And how was it determined which areas you would patrol?
Brigade would come down with orders to battalion. Battalion would then assign the companies to do it. And normally, the operations were no—at that particular time were no more than company-size. Companies would go out individually, always staying within range of artillery support. Occasionally, we would be attached—often, one of the battalions in our brigade was a mechanized battalion, the 2nd—the 22nd Infantry. Occasionally, they would attach when they would go out, they would need infantry on the ground, in many cases, and sometimes our companies were attached to them as they would go out on operations.
You’re saying, basically, it was a game of cat and mouse.
Yeah, cat and mouse. To me, the strangest thing about the Vietnam War was we never held any ground. We—we owned our base camps, and we went out from our base camps, and we’d have an operation, and we’d come back in, and we’d leave the place—unless we made contact and found a base camp and destroyed it, which didn’t really mean that much. But we would never—never really own any territory.
The land was so flat, there were absolutely no markings. The maps were not real good. What looked like, you’d see a—what looked like a road on a map, and it was nothing more than a cart path; I mean almost nothing—with overgrown—so you—it was hard to tell where we are; and this was, obviously, before our GPS systems, global positioning systems; and you’d be out there with a compass and this map, which was inaccurate. And that was another problem, when kind of our tactic at that time where we would go, and there was an awful lot of thick jungle in which we would have to cut our way through. And when we’d make contact with the enemy, if it wasn’t anything more than sniper fire and harassing sniper fire, we would attempt to find the location and do away with that—the elements of one or two or three guys.
If we came across something larger than that, our instructions were to back off and bring in artillery on it. Well, the problem was when you’re in the jungle and you can hardly see the sky, and you’re not exactly sure within 500 meters, even 1,000 meters, exactly where you are, you’re very careful with the artillery. You call it in as far out as you know it’s safe, and then work it back in, because it was just too hard to bring it in close right away. So that was always a problem.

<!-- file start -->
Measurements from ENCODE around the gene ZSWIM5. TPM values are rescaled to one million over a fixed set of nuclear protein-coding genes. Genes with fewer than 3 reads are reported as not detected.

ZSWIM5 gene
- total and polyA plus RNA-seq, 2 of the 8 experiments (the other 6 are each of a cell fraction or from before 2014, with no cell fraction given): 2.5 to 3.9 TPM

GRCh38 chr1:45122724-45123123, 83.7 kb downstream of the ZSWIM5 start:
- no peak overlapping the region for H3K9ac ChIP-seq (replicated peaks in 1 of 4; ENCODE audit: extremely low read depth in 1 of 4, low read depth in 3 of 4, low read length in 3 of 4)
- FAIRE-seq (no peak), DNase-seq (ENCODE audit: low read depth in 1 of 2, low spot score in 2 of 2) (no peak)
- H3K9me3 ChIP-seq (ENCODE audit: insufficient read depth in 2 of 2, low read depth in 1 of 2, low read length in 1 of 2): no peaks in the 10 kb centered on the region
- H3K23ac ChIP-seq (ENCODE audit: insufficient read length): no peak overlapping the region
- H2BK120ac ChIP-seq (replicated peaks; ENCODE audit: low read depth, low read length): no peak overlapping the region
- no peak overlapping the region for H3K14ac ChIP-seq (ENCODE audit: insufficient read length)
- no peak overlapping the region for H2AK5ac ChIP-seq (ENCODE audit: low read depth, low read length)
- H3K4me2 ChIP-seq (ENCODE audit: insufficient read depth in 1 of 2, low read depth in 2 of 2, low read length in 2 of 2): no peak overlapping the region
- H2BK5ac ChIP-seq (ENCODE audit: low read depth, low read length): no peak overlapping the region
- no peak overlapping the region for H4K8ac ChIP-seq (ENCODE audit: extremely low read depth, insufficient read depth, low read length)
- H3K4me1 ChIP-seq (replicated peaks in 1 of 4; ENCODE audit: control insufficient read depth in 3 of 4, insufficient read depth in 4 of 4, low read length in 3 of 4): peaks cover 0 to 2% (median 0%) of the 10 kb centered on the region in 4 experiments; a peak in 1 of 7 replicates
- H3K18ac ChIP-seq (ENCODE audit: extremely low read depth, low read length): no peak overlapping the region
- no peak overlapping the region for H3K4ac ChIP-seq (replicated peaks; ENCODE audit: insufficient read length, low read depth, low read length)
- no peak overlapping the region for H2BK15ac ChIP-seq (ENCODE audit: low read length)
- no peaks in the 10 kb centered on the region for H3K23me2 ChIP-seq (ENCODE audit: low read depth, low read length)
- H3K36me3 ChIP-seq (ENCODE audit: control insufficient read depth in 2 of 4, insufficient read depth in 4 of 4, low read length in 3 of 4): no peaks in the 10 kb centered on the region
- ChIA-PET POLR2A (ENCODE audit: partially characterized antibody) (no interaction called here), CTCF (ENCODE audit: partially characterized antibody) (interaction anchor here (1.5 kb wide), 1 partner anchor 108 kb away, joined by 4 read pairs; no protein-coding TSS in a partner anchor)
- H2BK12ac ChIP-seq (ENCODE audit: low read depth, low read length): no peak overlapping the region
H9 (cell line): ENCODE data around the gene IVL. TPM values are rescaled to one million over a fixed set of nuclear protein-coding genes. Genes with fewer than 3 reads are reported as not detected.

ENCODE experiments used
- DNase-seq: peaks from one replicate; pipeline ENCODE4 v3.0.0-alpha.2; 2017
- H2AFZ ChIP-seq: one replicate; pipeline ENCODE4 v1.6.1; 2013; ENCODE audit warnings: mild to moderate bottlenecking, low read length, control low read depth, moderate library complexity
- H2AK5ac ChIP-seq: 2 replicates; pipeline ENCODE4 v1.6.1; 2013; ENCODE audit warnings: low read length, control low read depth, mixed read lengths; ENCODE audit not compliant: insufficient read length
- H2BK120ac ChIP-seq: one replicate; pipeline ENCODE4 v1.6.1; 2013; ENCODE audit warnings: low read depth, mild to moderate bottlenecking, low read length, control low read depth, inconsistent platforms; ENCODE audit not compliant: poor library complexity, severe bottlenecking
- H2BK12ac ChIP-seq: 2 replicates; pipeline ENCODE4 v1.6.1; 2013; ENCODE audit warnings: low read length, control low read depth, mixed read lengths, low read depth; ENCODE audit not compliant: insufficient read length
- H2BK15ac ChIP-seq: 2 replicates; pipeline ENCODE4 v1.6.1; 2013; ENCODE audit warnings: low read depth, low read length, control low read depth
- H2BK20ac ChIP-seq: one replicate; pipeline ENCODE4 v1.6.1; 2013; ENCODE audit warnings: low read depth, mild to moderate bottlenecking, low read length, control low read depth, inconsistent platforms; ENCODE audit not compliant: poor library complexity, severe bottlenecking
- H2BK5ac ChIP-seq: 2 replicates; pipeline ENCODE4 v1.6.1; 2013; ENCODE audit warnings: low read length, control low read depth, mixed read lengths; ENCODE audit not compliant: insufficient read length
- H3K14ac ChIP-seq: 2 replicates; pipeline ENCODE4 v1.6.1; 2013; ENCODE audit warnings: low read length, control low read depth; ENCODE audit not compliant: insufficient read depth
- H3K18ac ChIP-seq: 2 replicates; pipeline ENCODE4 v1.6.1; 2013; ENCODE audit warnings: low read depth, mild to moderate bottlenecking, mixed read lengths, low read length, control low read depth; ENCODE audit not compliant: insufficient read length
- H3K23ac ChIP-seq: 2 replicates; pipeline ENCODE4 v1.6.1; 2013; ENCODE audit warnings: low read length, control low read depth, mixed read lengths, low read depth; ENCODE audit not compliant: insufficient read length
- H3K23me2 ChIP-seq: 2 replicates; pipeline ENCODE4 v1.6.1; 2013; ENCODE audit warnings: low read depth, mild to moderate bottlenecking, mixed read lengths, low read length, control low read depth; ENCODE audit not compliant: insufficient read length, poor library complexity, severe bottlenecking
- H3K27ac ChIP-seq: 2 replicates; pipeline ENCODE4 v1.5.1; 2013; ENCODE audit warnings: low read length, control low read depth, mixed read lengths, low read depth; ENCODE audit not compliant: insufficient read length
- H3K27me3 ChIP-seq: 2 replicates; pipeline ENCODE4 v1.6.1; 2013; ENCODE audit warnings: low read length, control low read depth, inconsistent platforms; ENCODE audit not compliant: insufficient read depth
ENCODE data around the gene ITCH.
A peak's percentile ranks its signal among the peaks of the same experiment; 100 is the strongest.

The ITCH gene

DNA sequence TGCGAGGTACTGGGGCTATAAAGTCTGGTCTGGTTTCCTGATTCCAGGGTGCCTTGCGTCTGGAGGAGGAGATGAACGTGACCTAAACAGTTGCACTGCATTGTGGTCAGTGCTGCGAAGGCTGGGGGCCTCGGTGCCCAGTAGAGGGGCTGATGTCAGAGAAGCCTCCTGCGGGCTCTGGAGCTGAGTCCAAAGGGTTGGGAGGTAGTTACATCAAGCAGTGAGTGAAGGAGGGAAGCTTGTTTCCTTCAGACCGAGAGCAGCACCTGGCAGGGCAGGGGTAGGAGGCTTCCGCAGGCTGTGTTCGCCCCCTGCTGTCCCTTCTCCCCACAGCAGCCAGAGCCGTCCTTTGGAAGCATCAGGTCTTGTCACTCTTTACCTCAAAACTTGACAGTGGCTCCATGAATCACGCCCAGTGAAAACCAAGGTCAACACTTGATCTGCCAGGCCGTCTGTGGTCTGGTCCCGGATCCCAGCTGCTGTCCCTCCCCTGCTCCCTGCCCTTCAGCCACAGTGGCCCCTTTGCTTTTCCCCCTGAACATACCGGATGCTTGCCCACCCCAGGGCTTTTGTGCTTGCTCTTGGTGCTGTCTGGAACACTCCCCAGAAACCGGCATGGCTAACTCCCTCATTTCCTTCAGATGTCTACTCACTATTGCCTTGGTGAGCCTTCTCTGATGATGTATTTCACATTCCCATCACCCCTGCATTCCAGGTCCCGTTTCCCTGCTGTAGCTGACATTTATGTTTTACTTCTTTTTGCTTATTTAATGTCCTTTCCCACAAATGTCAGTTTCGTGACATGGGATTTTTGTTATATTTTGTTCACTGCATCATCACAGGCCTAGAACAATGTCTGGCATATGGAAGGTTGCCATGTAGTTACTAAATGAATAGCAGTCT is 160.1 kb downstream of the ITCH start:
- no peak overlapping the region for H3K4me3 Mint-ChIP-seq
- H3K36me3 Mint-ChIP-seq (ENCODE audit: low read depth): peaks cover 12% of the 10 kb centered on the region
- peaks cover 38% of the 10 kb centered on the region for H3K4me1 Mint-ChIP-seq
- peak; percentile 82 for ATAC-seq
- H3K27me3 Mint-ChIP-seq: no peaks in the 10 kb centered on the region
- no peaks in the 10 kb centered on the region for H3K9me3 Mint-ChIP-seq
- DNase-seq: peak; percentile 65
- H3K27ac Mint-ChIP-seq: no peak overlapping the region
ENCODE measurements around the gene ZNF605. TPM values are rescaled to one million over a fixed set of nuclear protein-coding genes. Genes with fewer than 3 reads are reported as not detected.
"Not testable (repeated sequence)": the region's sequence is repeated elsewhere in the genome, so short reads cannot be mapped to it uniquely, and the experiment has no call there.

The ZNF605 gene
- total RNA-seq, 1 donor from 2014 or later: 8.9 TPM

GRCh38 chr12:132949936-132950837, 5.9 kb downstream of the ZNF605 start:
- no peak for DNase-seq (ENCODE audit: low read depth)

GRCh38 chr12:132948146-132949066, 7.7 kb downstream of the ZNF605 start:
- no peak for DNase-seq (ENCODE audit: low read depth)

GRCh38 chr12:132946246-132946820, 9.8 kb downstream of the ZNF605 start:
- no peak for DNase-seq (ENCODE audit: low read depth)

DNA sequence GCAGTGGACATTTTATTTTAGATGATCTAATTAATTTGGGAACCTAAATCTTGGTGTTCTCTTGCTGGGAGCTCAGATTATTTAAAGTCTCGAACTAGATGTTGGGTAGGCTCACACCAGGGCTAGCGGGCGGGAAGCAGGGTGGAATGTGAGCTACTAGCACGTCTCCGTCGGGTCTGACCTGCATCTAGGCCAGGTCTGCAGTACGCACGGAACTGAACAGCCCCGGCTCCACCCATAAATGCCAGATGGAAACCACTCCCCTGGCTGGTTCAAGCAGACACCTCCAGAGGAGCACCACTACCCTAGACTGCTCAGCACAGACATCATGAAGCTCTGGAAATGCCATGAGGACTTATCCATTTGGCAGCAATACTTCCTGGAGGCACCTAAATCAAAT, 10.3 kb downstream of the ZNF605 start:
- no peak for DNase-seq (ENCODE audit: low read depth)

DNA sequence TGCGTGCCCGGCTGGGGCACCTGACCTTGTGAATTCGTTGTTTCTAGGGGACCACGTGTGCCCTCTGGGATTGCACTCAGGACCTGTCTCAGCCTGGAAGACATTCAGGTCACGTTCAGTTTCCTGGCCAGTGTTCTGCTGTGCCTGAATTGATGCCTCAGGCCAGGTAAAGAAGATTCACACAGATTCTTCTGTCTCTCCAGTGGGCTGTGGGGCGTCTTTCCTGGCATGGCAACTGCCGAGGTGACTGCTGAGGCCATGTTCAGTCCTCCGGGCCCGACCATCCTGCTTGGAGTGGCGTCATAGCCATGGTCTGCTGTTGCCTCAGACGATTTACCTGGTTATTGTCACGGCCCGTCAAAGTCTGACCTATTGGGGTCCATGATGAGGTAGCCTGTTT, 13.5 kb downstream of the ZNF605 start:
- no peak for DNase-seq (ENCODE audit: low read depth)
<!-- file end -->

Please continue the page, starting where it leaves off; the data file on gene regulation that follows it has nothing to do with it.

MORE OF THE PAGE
How was morale at that point?
I thought morale was excellent. In my company—of course, it was a volunteer Army back then. There were a lot of people who didn’t want to be there, that were complaining about being there.
It was a draftee Army, right?
A draftee—I’m sorry—a draftee Army, obviously. And everyone was so committed to the operation, and it was—it was, you were always in such danger that I don’t think anyone had a chance to really go off into the drug scene. They were worried about, you know, if they got high or this or that, they wouldn’t be able to fight and do this stuff. I never—during the six months that I had the company, I never had one drug-related incident. Now, I’m not saying there weren’t any, but I never saw one, and I never had one reported to me, so morale was pretty high.
We never had—even though it was a draft Army, we never had anyone that refused to go out on an operation. We had very low sick call rate unless someone was actually wounded.
There was one incident, and I’ll never forget, this young, young— young soldier came up to me. We had been out for a couple days, and he said, “I’ve decided I’m a conscientious objector, and I am not going to carry a rifle any longer.” And I said, “Okay. You can walk right behind me, and you can be the shovel-bearer. When we stop at night, you can dig a hole and whatever.” We got into an operation in which I had a lieutenant that was hit out by a sniper out in this field area; and there was fire coming in, and this young man, even though he said he was a conscientious objector, he grabbed the gurney, if you will, and he ran a zig-zag trail out to this lieutenant, and he and another one brought him back, even though they were under fire the entire time. Well, that convinced me he was maybe a conscientious objector, but I’d never run across that before, and I thought that was very interesting that he was that brave that he would do that, but he didn’t wanna carry a rifle. That was an unusual event.
Did you believe in the mission at that point?